Review: Gnarls Barkley’s “The Odd Couple”

Mar 26, 2008 2:39pm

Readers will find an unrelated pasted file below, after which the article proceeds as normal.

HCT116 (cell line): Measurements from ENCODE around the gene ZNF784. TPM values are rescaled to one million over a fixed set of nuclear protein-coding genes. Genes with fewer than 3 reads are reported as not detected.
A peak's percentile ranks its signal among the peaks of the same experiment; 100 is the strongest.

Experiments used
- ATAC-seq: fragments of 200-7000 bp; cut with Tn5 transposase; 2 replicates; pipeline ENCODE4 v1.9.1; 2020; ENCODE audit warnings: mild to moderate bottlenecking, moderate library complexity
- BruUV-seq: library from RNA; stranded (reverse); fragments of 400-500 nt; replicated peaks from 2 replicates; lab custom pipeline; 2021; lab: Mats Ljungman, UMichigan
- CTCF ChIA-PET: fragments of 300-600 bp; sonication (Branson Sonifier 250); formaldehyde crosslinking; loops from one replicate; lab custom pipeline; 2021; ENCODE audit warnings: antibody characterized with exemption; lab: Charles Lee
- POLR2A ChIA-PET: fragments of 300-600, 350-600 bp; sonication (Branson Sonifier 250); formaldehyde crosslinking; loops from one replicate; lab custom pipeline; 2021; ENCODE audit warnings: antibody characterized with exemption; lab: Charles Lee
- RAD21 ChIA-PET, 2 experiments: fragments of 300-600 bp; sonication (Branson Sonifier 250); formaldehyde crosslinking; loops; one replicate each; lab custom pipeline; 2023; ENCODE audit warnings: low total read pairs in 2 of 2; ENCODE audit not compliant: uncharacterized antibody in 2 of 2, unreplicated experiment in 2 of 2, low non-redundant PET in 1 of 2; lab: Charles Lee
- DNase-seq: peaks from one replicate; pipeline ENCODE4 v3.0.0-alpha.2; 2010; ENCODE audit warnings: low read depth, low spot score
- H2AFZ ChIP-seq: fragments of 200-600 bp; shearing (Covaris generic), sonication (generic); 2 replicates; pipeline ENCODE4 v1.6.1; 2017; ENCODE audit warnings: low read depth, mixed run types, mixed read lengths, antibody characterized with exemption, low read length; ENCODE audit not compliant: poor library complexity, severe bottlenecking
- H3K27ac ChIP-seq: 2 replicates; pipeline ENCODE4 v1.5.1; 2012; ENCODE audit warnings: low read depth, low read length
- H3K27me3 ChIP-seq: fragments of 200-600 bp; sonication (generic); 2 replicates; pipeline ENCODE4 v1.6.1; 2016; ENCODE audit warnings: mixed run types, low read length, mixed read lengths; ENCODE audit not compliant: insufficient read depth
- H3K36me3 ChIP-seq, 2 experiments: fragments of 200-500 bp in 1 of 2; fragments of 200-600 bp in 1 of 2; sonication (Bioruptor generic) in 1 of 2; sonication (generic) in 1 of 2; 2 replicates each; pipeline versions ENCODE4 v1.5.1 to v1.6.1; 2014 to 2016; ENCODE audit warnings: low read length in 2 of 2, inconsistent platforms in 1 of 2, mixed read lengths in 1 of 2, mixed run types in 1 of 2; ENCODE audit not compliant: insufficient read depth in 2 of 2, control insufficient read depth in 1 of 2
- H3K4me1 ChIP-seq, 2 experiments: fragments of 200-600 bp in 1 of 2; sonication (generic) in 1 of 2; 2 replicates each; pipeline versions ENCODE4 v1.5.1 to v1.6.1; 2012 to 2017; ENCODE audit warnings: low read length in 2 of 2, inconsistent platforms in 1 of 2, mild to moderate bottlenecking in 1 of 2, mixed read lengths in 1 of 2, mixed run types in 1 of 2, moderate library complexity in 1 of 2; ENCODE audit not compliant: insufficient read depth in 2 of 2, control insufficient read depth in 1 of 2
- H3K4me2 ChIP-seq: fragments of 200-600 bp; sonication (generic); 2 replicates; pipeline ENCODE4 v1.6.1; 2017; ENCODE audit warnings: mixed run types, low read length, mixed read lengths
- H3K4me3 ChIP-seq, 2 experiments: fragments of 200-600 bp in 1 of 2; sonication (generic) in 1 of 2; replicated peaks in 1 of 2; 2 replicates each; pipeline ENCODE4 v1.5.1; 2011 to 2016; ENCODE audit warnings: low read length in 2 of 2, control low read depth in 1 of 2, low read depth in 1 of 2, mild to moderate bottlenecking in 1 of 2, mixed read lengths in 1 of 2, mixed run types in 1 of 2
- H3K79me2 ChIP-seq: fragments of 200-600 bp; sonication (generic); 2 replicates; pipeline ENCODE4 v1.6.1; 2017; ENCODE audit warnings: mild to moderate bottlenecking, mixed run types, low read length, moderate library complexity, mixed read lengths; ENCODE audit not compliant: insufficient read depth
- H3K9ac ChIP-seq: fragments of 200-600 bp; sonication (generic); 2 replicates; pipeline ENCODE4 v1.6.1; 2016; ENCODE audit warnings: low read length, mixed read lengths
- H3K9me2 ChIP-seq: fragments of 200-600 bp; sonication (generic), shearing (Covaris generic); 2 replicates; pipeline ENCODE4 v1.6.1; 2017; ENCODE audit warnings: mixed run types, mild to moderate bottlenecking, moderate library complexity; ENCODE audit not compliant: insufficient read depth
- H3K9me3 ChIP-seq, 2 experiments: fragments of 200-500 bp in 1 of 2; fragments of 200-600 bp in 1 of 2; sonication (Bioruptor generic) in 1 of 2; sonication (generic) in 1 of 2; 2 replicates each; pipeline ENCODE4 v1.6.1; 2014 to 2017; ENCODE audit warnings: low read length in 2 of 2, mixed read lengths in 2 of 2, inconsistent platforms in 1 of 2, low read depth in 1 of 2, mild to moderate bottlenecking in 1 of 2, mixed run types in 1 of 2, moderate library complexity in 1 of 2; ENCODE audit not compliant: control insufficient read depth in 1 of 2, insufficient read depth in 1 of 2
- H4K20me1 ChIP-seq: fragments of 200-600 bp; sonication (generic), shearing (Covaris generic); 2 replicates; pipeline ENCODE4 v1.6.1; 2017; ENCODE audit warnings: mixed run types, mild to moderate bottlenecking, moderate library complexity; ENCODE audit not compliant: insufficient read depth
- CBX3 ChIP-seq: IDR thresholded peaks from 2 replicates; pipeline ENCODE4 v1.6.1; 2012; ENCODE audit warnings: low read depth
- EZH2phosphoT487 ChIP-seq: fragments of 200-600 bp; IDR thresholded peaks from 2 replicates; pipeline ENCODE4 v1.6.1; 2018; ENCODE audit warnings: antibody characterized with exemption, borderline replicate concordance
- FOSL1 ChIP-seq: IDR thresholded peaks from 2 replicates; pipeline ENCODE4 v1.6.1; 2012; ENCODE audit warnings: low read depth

Two years ago alt-hip-hop wizard Danger Mouse (who made his name blending the music of Jay-Z and the Beatles) and former Goodie Mob rapper/singer Cee-Lo joined forces to form Gnarls Barkley.  Probably to their great surprise, it shot them both to much higher levels of fame, thanks mostly to their infectious single “Crazy.”  That song was so popular in fact that it was covered by everyone from Nelly Furtado to singer/songwriter Ray LaMontagne. Their genre-bending album, “St. Elsewhere” also sported a nifty cover of the Violent Femmes’ “Gone Daddy Gone.”  You have to admire a group that introduces hip-hop heads to the wonderfully twisted music of Gordon Gano.  (What’s next? I’d like to hear Andre 3000 cover “Add It Up,” frankly!) Does their new album, “The Odd Couple,” live up to the high praise of its predecessor?  The answer is both yes and no.  Yes, in the way that it is very much more of the same which ultimately should please many fans.  No, in the way that it is very hard to hit the same nerve twice and get the same level of results.  In other words, the ultimate shock of Cee-Lo and Danger Mouse reinventing the boundaries of what people expect out of them has passed.  It’s all good, though.  At 39 minutes, much like “St. Elsewhere,” it’s about half the length of your average, bloated modern hip-hop and R&B record, but then again, this album isn’t going to please hip-hop purists expecting Cee-Lo to bust out a few verses.  He doesn’t rap on the disc, covering the whole affair with his gospel-infused croon instead.  (The first album at least had him rap on “Feng Shui.”) Also, the experimental electronic touches are more likely to please forward-thinking pop and rock fans.  The disc has plenty moments which could give the duo more hits.  Most of the high-points are backed by pseudo-go-go, Motown-esque backbeats.  “Surprise” plays like a double-time bossa nova during the verses and then raves up to glorious heights.  “Going On” is a similar organ-fueled dance party, mixed with a guitar sample from the 60′s psychedelic rock band Please.   I can imagine this being a huge hit. The actual single, “Run (I’m a Natural Disaster),” finds Cee-Lo pleading “Run children! Run for your life!” as if he is leading a gospel choir away from the devil. MTV reportedly had some issues with the flashing lights in the track’s video.  If you haven’t seen it, it is pretty hip and innovative despite a cameo (in the video only and not the song) from Justin Timberlake. The ending can be rather blinding though, and quick flashing strobe lights can cause epileptic seizures which was sited as a reason for MTV’s decision.  Often times Cee-Lo comes off like this generation’s Al Green.  Check out how buttery-smooth he is on “Whose Gonna Save My Soul.” On “Would Be Killer” he takes on his best sinister growl and sings over an ominous groove that wouldn’t sound out of place on an old Gravediggaz record.    “Open Book” takes a typical R&B melody and places it atop a radically skittering drum-beat.  It sounds like drunken drum ‘n’ bass.  Combine that with the tormented yelling in the chorus and you have something challenging and interesting.  Deep down, Gnarls Barkley’s appeal may lie in the fact that darkness and depression seem to be recurring themes.  Cee-Lo’s level of angst here is the kind you usually are more to find on rock albums.  “Whatever” sounds like it was written to make fun of bratty teenagers.  There’s a knowing mocking quality in Cee-Lo’s delivery. “No Time Soon” is gentle and soulful while still effectively cool and skittery.  “She Knows” takes a retro-jungle beat, and smoothly merges it with a nice flute line.  In comparison “Blind Mary” is straightforward until you pay attention to the weird and interesting keyboard work in the background.  “Neighbors” with its near trip-hop drift could turn it into a left-field hit.  The record’s closer “A Little Better” is also a keen highlight. It’s an effective walking story-teller.  It shows just how strong a performer Cee-Lo is.  He demands attention.  He’s an old-school talent for the new-school generation.  His earthy, deeply soulful delivery holds up surprisingly well next greats of the past like Otis Redding and Sam Cooke.  “The Odd Couple” takes Gnarls Barkley to much darker places than some fans might expect, but it effectively continues the duo’s journey to blend genres and play with musical conventions.  This is no sophomore slump.  This is a bold second chapter which challenges in the best ways.  It is slightly harder than “St. Elsewhere” to digest at first, but in a few years it might be considered every bit as important.  Gnarls Barkley seem to like to name their albums after classic television shows.  (I wonder what Neil Simon thinks of their latest choice.)  What they should call their third album?  My vote: “The Courtship of Eddie’s Father.”  Hmmmm.  On second thought, maybe not.

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